Did You Get a Plant for Christmas? Here’s How to Keep It Blooming
Plants make lovely gifts any time of the year. Around the winter holidays a few Christmas plants in particular take center stage – amaryllis, paper whites, and the Christmas (or “holiday”) cactus. But what if you do not have a green thumb, or have little to no experience with plants? Maybe someone gave you a kit for growing paperwhites. The pictures on the exterior of the box look pretty, but you open the box to see a few brown onion-like things and a list of directions, and then apprehension sets in! And how about those new amaryllises dipped in wax? Let’s take a look at some of the most common Christmas gift plants and learn how to grow them successfully.
With hundreds of cultivars and a wide variety in color and size, the amaryllis is one of the most popular Christmas plant gifts during the holiday season. Amaryllis bulbs or kits are very affordable so they make great gifts for the office “Secret Santa” and Christmas gift swaps. Amaryllis kits usually contain not only the amaryllis bulb but also a pot, growing medium (soil), and directions. The directions will usually say to place the bulbs in the pot, in the planting medium, with at least the top one-third of the bulb above the soil line. Water lightly and place in a warm, sunny area and wait for the leaves and flower stem to emerge. Water again at this point, but you may not need to water the plant again (or just sparingly). Once the flowers emerge it’s a good idea to move the plant out of direct sunlight. The flowers will last longer this way. You may need to stake the flower stem if it starts to bend over.
Amaryllis bulbs dipped in wax appeared on the market a few years ago, to varying reviews. They are generally advertised as being great for the person who hates gardening. Others report that amaryllises packaged in this way are convenient and easy to grow. They need no water or other care and can be discarded once the flowers and leaves have died back. We have no experience with this product but encourages you, once your amaryllis is spent, to remove the wax and add the bulb to your compost pile or your yard waste bin.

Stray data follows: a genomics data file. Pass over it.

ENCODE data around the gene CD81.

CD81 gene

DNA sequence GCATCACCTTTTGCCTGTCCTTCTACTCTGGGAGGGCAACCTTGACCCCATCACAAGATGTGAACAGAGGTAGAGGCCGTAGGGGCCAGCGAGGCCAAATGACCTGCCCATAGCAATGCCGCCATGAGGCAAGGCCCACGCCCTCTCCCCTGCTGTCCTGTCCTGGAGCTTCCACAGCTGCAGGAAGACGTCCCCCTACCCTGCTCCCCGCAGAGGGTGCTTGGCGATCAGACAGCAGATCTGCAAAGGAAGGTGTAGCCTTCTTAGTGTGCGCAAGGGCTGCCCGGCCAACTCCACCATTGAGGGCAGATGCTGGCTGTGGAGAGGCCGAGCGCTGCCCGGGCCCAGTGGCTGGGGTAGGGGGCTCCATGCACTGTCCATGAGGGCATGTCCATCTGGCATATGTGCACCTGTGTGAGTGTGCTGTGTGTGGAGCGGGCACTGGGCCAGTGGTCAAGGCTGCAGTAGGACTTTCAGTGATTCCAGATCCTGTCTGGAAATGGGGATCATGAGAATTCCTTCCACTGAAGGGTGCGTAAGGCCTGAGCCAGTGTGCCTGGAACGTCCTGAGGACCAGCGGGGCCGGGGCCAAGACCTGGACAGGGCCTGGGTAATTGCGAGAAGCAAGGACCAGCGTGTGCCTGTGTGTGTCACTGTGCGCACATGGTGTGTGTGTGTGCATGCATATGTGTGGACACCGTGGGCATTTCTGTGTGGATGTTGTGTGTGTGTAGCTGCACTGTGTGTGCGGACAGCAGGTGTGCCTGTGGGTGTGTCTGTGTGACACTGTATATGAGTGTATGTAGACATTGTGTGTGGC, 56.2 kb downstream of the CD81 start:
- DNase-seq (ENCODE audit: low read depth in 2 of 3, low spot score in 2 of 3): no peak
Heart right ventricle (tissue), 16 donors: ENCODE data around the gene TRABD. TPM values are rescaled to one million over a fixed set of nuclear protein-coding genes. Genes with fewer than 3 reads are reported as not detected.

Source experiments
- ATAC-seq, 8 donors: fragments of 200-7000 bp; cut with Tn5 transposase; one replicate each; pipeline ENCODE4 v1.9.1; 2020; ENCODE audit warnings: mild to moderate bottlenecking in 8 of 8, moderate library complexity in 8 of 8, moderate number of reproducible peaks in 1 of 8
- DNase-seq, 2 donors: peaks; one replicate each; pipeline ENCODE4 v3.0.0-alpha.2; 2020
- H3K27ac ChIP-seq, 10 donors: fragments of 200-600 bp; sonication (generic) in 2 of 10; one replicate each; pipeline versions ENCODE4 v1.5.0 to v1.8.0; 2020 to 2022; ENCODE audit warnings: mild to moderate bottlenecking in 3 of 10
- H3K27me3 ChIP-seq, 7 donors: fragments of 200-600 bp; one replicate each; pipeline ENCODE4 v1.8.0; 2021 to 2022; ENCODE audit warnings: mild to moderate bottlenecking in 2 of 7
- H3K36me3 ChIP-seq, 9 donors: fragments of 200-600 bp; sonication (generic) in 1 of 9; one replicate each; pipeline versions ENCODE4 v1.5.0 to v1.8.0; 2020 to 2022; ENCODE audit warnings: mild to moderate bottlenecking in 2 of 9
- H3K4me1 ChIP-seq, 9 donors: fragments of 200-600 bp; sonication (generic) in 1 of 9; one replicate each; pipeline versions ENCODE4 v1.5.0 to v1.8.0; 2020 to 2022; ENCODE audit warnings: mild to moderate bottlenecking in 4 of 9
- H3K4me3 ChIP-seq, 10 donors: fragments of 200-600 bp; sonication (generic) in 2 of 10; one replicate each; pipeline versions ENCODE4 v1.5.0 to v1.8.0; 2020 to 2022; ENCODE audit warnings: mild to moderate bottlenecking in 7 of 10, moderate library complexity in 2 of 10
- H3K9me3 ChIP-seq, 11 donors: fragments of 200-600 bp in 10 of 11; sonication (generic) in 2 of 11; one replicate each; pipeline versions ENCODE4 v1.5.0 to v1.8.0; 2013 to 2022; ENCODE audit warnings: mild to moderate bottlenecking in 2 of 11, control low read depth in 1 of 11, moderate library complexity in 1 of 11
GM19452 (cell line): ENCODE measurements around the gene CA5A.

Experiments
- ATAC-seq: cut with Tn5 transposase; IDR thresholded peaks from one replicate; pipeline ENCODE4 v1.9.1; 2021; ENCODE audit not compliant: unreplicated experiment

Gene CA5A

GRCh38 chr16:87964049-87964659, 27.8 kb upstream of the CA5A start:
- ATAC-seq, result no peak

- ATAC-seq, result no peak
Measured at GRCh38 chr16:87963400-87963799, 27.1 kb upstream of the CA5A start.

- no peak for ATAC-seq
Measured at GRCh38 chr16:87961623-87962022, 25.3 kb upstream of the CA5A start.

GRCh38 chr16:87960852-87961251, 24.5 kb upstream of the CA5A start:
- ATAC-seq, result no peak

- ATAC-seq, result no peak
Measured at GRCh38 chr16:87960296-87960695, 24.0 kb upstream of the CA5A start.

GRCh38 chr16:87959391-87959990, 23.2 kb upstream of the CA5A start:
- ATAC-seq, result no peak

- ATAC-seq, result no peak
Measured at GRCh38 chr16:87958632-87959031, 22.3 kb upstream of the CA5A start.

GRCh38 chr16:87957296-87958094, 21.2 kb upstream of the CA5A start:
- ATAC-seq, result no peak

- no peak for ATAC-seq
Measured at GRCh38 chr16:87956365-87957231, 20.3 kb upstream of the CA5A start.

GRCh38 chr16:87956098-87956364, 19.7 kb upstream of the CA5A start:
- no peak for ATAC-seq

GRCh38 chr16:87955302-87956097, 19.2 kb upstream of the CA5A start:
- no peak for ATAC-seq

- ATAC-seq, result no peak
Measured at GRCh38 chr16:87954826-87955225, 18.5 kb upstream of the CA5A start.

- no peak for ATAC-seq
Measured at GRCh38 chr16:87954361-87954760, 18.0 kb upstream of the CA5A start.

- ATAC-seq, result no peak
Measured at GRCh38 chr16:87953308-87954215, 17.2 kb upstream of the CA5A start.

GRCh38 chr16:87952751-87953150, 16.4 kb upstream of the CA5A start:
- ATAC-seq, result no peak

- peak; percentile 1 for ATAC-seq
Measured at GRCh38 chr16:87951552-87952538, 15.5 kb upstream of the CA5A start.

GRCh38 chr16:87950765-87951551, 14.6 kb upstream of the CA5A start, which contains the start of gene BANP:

Please note: If you want to use your amaryllis in a holiday centerpiece or floral display, plan ahead. Most amaryllises take 7-10 weeks to bloom. Alternatively, you can purchase an amaryllis already in bloom or as cut flowers from your florist.
Paperwhites (Narcissus papyraceus)
Another common holiday or Christmas plant gift, paperwhite bulbs are not hardy outdoors except in very warm climates. They are a common indoor plant in the winter. When you receive or buy paperwhite bulbs they are usually “forced,” or ready to bloom indoors. To induce blooming, place the paperwhite bulbs in either moist soil or in a layer of small stones or gravel. Place a layer of your chosen growing medium in a decorative planter or bowl. Arrange the bulbs with the root end facing down and the shoot end facing up. Add more soil or rocks for stability as needed. Add water so the soil or rocks are moist. Place the container in a cool area to start. Keep an eye on the water level and add more water as needed to keep the root ends of the bulbs moist. As the leaves on your Christmas plant begin to emerge, move the paperwhites into a sunnier location. Paperwhites will usually bloom in 4-6 weeks. As the leaves grow taller, they may tend to flop over. We recommend placing a plant support ring in the growing container when you first plant the bulbs. Once the bulbs are finished blooming, add them to your garden compost pile as they will not bloom again. Paperwhites are very fragrant – some love this, and some do not!
Christmas Cactus (Schlumbergera truncata)
Is it really a Christmas cactus, or is it a “holiday cactus?” Does your cactus bloom for Thanksgiving, Christmas, or Easter? You can identify a Thanksgiving cactus by the pointy tips on the leaf margins, whereas the Christmas cactus has rounded leaf margins. Whatever the leaf margins, we seem to find these cacti blooming at various times throughout the year, despite their appointed bloom period.
No matter what time of the year your cactus blooms, the Schlumbergera truncata is a Christmas plant worth owning and caring for. Nowadays, they come in a wide variety of bloom colors beyond the usual red. You can find these plants with white, light orange, lavender, and pink flowers. This Christmas plant needs water about once a week; it does not mind drying out between watering. Give a balanced fertilizer once a month, during the summer months, and then suspend fertilizer in the fall when the plant is setting blooms. Place the plant in bright, but indirect sunlight. These cacti do not mind being pot-bound. Re-pot only as needed every 3 to 5 years.
We’ve always felt that with the gift of a Christmas cactus comes an implied, weighty responsibility to keep this plant growing and healthy so that it can be passed down through the generations. I recently saw a photo of a woman with a 100-year-old Christmas cactus, passed down from a great-grandmother! Whether or not this is your goal, a Christmas or Thanksgiving cactus can be enjoyed for many years.
Did you get a different Christmas plant as a gift this year? Start a conversation with us on our social media channels! We’d love to hear from you.
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